I started reading screenplays - words that made you think in pictures (because I do think in pictures). I started writing them, and they were awful; instead of writing essays for my 6th grade English class, I opted whenever possible to make a film instead. I had no editing software or equipment other than a cheap tape camera... so these movies featured such advanced technologies as "rolling credits over background" == plastic wrap + sharpie being pulled up in front of the lens, and "in-scene music" == off-screen radio. One film - they were usually co-authored and co-filmed with my friend Becky - cast my brother Jason and her sister Molly as the villains (and then we wondered why they were reluctant to play their parts). Another was a fake documentary about a day in the life of my sign language interpreter. Another was a remake of The Three Little Pigs shot with stuffed animals instead. I also used Microsoft Paint to make an animated movie about... I think it may have been Malaysia. Or Singapore. Not sure exactly.

I was also rabid about special effects and props. If there was a "making-of" book for a movie I'd enjoyed, I would go to the bookstore and stand by the shelf and read it right there; I read about rendering the unique specular qualities of skin for Final Fantasy (bad movie, nifty tech) and how the Death Star battle sequences were filmed for Star Wars; I learned about stop-motion and body doubles and different sorts of shots and clever editing that could make things look real. How lightsabers were made and actors trained to fight and the "light" part of the lightsaber inserted in postproduction; how CG Treebeard was composited with mechatronic-hand-holding-hobbit-actors, how virtual hairdryers were attached to the feet of Shrek and Donkey so that the grass would part before their feet as they walked through a field. Even to this day I'll watch, say, Surf's Up with Audrey and then proceed to gawk over the handheld "camera" rig they made to give the film a documentary-style feel. It's storytelling-supporting magic, and I love storytelling.

I followed up on this in high school by doing A/V tech workstudy, successfully applying for that at a time when most of my classmates were doing things like wiping down cafeteria tables or whatnot. Learned the names of lots of plugs and cameras and interfaces (which I've since forgotten), lighting (which I'm decent at) and mics (which I'm really bad at, for obvious reasons - I have no basis on which to gauge the quality of my setup), did more editing in Adobe Premiere than I really care to remember, playing with the green screen. Didn't really have time to keep up with it, though, so it faded. I did 48-Hour Film Competition in college (with the Somervillains team - mostly as a storyboarder) but otherwise, that was... about it.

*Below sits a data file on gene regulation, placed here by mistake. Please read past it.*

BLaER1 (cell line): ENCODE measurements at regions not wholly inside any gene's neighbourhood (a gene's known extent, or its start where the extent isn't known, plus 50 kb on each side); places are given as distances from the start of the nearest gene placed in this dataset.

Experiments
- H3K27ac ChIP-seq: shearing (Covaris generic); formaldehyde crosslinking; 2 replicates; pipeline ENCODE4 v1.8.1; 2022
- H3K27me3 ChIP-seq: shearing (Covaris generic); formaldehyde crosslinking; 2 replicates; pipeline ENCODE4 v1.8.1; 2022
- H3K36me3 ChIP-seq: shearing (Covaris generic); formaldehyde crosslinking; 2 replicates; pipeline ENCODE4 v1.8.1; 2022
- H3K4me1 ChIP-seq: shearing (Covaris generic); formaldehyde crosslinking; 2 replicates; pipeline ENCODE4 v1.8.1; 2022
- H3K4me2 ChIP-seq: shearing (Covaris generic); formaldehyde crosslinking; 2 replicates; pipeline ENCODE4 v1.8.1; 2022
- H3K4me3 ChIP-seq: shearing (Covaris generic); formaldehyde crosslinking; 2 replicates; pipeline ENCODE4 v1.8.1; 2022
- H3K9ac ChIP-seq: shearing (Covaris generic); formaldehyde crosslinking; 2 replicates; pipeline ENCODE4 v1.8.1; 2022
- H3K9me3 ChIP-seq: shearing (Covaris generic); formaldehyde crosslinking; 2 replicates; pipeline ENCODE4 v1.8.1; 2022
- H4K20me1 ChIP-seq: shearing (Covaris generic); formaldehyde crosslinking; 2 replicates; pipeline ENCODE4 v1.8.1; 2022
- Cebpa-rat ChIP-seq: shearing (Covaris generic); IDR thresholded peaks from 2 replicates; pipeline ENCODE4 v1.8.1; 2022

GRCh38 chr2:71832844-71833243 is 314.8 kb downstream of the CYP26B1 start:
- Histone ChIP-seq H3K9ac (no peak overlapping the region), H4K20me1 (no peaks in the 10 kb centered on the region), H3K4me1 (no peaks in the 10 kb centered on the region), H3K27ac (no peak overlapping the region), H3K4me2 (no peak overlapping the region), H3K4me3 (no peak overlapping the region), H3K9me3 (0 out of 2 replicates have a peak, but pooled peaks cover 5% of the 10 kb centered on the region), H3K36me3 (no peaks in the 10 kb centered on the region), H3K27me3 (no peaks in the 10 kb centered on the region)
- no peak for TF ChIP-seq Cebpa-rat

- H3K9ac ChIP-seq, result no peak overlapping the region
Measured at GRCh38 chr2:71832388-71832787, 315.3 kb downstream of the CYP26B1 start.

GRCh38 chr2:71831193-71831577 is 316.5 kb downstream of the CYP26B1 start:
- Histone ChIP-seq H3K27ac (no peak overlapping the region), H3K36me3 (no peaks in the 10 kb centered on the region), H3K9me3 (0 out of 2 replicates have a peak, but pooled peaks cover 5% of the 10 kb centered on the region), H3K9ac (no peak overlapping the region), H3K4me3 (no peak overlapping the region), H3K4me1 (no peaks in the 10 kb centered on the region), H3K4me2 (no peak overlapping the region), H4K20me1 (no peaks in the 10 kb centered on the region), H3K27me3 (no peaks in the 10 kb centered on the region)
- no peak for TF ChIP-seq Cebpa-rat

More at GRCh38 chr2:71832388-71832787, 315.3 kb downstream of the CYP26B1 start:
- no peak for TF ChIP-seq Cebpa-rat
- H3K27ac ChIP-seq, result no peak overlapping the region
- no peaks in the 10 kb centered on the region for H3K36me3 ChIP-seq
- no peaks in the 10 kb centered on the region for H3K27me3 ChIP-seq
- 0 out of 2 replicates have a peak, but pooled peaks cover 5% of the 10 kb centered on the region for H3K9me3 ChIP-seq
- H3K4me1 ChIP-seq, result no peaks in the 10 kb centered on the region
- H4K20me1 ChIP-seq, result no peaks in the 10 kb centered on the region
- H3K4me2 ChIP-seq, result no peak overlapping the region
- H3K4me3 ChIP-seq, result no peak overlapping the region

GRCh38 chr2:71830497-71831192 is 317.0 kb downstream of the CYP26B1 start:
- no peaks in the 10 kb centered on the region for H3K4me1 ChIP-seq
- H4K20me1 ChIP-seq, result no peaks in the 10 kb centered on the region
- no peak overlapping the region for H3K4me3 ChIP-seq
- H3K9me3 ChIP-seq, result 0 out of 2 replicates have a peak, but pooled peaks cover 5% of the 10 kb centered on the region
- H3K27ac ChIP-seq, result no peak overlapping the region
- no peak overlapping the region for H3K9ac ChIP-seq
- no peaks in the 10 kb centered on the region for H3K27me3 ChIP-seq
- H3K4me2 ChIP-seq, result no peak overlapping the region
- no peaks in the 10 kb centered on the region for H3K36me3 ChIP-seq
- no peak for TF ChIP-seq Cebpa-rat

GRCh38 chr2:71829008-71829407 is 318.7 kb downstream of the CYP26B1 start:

In terms of making, anyway. I will still read scripts and screenplays - sometimes because I'm in a bookstore and I'm bored, sometimes just for fun, sometimes because I'm going to a movie with friends without captioning and need to get the dialogue in my short-term memory first. It also works for plays. In fact, this is what I do before each summer's showing of Shakespeare on the Commons - I head to Project Gutenberg, print out the script in the tiniest font I'm able to read, read the script on the train on the way in, watch the play with friends, re-read the script on the way back... the three memories (two text, one show) overlap to produce a pretty good approximation. I'd also sit reading a movie script in the background when my friends were watching something in the lounge and I didn't want to bother them with subtitles.

It's also faster that way - I read faster than movies play. So sometimes I'll read a screenplay instead of watching a movie I'm not sure I will like. If I like the screenplay and can't imagine certain parts of the movie, then I'll watch the movie.

Away from Her is a great script. Now I just have to find the movie.